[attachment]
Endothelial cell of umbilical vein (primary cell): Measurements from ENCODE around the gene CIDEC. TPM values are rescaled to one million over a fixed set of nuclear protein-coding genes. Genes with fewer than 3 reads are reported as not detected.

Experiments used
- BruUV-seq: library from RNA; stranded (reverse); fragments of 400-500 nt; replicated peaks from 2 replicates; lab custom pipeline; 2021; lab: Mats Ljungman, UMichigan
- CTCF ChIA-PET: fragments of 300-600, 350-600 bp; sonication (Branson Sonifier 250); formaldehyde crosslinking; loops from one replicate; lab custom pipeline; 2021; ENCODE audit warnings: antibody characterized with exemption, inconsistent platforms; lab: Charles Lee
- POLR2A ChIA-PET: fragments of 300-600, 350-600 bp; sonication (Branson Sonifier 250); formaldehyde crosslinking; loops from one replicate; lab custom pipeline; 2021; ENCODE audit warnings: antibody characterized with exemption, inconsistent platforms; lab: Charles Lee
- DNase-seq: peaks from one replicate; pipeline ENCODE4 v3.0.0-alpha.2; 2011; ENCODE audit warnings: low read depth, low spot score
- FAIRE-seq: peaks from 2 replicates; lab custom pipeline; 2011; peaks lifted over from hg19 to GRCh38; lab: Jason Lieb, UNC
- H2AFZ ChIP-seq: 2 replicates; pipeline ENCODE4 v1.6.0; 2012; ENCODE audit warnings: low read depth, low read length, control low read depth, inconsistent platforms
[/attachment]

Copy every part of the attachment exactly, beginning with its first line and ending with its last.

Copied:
Endothelial cell of umbilical vein (primary cell): Measurements from ENCODE around the gene CIDEC. TPM values are rescaled to one million over a fixed set of nuclear protein-coding genes. Genes with fewer than 3 reads are reported as not detected.

Experiments used
- BruUV-seq: library from RNA; stranded (reverse); fragments of 400-500 nt; replicated peaks from 2 replicates; lab custom pipeline; 2021; lab: Mats Ljungman, UMichigan
- CTCF ChIA-PET: fragments of 300-600, 350-600 bp; sonication (Branson Sonifier 250); formaldehyde crosslinking; loops from one replicate; lab custom pipeline; 2021; ENCODE audit warnings: antibody characterized with exemption, inconsistent platforms; lab: Charles Lee
- POLR2A ChIA-PET: fragments of 300-600, 350-600 bp; sonication (Branson Sonifier 250); formaldehyde crosslinking; loops from one replicate; lab custom pipeline; 2021; ENCODE audit warnings: antibody characterized with exemption, inconsistent platforms; lab: Charles Lee
- DNase-seq: peaks from one replicate; pipeline ENCODE4 v3.0.0-alpha.2; 2011; ENCODE audit warnings: low read depth, low spot score
- FAIRE-seq: peaks from 2 replicates; lab custom pipeline; 2011; peaks lifted over from hg19 to GRCh38; lab: Jason Lieb, UNC
- H2AFZ ChIP-seq: 2 replicates; pipeline ENCODE4 v1.6.0; 2012; ENCODE audit warnings: low read depth, low read length, control low read depth, inconsistent platforms